There are many advantages to adopting a puppy, but when making the decision to do so, one must first and foremost consider the puppy’s welfare, his basic needs and if you are in a position to fulfill them. When you take in a puppy and then leave him alone in the house for eight hours, don’t expect him to train himself or learn how to control his needs on his own. The dog will relieve himself in the house for lack of any alternative and if there is no one there to correct him, he will simply understand that that is acceptable behavior, and the habit of relieving himself in the shower or on the balcony (or wherever he is kept), will stick.

Such situations lead the owners to despair and in some case to the decision to give the dog away. The problem is that the dog is now no longer an adorable, sweet puppy with very high chances of being adopted, but a grown dog who has still not been house-trained, making his chances of finding a new home drop drastically. In this way, both sides lose: the dog, who has to compete with tens of other dogs for the attention of potential adopters, when his opening hand is problematic, and the owners, who often feel frustrated and that they have missed an opportunity, especially when there are children involved in the sorry story.

If a puppy is not house-trained during the critical period when he is supposed to learn the rules, it is more difficult to correct his behavior at a later stage. Training at a later stage demands much more patience and effort on the trainer’s behalf and in some cases intervention by a professional trainer is required. These are cases of adorable dogs that have difficulty finding homes, through no fault of their own but as a result of their owner’s behavior. All they ask is to be given a second chance with new owners who will invest the time and effort to train them and who will receive so much love in return.

Sandy, Lucy, Bella and Pinocchio are just some examples of this phenomenon. Sandy, a nine-month-old miniature pincher, was found on the street by an elderly couple who reared her for a few months. Their inexperience caused them to stick cloth diapers on her instead of house-training her. In the last few weeks the sores, that were caused by the adhesive used to keep the diapers on, have healed, and now she needs owners who, in addition to training her, will help to restore her self-confidence. Lucy is a friendly, adorable one-and-a-half year old bitch who is simply longing for attention. Hew owners never completed her house-training and she still has ‘accidents’, but with a little goodwill and correct direction, she will quickly learn and will be a wonderful dog for any family. Bella and Pinocchio are ten-month-old brothers who reached us when they were only one month old, and who lived in the dogs’ home before being adopted together. A few months later they were abandoned again, still not house-trained, and now they are waiting impatiently for patient adopters – even if this means each one going to a separate home.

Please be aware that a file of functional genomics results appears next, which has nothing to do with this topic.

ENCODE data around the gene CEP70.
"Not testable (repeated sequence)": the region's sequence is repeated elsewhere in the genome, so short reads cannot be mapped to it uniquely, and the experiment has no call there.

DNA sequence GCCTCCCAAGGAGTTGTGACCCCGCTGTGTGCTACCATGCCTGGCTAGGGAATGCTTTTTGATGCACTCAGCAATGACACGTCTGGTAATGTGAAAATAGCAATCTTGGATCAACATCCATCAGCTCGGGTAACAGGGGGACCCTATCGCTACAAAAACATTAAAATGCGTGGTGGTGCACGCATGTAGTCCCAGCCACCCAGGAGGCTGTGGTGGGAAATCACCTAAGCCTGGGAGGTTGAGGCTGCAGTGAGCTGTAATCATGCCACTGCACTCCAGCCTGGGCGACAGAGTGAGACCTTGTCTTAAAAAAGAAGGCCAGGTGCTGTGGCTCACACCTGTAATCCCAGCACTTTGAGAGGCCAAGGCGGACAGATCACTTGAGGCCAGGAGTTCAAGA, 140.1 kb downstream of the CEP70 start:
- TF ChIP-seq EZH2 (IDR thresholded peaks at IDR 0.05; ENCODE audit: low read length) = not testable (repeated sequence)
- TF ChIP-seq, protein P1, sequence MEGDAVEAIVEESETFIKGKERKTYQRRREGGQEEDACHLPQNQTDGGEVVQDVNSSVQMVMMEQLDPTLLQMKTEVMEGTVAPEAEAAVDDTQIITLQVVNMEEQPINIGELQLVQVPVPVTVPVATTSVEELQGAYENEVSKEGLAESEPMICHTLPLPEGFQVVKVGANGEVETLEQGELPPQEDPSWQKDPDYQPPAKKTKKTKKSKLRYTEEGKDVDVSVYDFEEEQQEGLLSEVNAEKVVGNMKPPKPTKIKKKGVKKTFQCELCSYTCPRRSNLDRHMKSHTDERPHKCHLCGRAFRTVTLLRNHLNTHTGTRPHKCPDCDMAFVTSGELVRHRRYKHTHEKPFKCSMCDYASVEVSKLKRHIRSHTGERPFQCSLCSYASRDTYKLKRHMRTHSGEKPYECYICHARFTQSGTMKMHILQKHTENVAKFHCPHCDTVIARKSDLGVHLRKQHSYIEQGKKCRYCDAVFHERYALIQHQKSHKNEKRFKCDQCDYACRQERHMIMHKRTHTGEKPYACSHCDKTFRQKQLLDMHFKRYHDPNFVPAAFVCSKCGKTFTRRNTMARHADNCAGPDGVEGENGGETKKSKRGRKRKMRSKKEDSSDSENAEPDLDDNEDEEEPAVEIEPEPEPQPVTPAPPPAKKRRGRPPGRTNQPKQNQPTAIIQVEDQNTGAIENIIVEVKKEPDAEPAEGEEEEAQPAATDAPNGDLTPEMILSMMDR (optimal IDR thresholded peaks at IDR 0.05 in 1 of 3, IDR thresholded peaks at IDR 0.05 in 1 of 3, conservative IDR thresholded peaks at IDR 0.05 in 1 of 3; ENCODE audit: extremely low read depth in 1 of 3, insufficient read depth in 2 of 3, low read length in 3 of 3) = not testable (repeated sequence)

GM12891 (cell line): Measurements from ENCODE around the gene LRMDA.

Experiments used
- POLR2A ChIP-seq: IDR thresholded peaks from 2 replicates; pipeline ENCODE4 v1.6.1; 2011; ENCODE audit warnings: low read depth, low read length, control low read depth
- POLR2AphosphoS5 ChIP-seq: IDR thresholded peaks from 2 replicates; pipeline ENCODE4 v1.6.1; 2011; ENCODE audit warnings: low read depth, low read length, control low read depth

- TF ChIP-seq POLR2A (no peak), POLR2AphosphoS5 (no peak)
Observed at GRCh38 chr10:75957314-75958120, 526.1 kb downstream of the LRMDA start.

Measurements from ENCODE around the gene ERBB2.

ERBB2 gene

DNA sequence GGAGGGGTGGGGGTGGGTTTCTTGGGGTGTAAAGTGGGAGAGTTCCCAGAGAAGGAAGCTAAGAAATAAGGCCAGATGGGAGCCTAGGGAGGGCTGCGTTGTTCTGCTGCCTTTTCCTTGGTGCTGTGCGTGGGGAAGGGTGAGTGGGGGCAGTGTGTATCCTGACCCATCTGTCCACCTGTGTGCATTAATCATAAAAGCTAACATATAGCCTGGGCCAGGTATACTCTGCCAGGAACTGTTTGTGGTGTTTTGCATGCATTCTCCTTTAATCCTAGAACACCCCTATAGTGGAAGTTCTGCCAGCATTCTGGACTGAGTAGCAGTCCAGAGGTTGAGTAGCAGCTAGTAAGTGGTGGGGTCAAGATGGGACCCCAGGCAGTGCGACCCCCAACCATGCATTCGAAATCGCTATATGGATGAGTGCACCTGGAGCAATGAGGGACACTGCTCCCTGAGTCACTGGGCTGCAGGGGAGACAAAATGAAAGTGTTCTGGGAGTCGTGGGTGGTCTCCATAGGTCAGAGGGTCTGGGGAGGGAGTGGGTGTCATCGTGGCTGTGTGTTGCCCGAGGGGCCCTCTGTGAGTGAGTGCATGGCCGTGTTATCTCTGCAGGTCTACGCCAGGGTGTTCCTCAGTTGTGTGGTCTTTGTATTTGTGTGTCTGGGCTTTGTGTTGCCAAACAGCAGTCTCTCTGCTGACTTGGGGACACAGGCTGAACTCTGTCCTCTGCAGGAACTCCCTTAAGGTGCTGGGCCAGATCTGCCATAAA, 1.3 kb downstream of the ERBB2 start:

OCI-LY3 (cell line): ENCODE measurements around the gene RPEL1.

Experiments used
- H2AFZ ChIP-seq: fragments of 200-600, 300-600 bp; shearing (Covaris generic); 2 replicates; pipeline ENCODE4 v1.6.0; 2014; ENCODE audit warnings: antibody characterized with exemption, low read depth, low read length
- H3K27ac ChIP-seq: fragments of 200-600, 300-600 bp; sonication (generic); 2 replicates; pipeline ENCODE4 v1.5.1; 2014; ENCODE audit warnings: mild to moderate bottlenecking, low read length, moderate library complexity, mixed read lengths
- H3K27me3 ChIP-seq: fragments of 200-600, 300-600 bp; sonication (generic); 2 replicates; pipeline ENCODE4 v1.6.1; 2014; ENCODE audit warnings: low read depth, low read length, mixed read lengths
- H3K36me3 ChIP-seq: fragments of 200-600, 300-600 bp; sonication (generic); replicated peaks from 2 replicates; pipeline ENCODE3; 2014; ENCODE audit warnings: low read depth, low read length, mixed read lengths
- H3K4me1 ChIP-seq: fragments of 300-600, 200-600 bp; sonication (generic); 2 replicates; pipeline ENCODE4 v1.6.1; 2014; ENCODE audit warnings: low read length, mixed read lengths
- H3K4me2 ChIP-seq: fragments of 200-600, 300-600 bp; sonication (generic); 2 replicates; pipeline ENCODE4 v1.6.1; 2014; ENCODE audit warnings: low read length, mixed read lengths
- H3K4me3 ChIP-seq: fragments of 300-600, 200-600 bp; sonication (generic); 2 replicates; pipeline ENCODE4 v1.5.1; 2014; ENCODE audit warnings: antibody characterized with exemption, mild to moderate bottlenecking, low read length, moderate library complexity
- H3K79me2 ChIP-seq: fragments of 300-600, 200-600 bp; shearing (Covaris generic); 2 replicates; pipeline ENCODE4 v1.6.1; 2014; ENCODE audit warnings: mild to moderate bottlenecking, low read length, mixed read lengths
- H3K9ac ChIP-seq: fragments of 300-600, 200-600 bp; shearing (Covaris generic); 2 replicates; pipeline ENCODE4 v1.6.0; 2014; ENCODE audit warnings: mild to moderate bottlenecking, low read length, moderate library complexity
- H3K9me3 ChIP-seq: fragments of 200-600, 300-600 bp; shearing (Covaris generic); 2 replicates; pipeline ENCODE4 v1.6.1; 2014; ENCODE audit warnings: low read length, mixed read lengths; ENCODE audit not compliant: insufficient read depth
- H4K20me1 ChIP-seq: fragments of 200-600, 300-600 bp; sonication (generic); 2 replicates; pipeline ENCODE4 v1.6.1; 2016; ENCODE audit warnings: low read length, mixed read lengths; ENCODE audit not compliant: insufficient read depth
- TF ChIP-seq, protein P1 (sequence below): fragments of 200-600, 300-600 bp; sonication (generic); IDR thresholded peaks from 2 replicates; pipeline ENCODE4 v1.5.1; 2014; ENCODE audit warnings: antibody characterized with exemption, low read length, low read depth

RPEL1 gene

In addition to these dogs, there are tens of dogs and cats waiting here with us for a warm and loving home. You are invited to come and choose your new friend-for-life here in the SPCA.


Nine abandoned dogs were transported from Eilat and are waiting in the Association for adopting families

Every summer, thousands of dogs whose owners go to a vacation and abandon their best friend are being thrown to the streets of Israel. In Eilat, this phenomenon is especially serious: many tourists arriving to the southern city leave here their dogs with great cruelty and turn home without them.

This week, the veterinary of municipality of Eilat, dr. Oren Abramovich, turned to the Association asking to help him to treat the numerous abandoned dogs, hoping to draw attention of broad public to them and to increase their chances for being adopted.

Mor, Chief and Bass are eagerly waiting to meet the new family
Mor, Chief and Bass are eagerly waiting to meet the new family

The Association agreed to take nine abandoned dogs from Eilat and to do its best to find them adopting families, good and responsible ones. Representatives of the Association were waiting for the dogs in the airport, in order to transport them to a shelter in Tel-Aviv. We hope that the dogs will be quickly adopted, which will enable us to take additional dogs from Eilat and to give them a better future.

The sweet puppies, that are half-bred shepherds, will grow into big dogs. They match to any family which likes large-bred dogs. The dogs will leave for their new homes after they are undergo sterilization or neutering and have all necessary vaccinations and an electronic chip. They are eagerly waiting to meet the new family which will adopt them to their home and heart.

Photographed by Ilya Weiner
Photographed by Ilya Weiner

We want to thank Arkia Aviation Company which volunteered to transport the dogs free of charge and to ask the owners of the pets to make the best efforts in order to find them an appropriate place when they leave for a vacation and not to abandon them.

Photographed by Ilya Weiner
Photographed by Ilya Weiner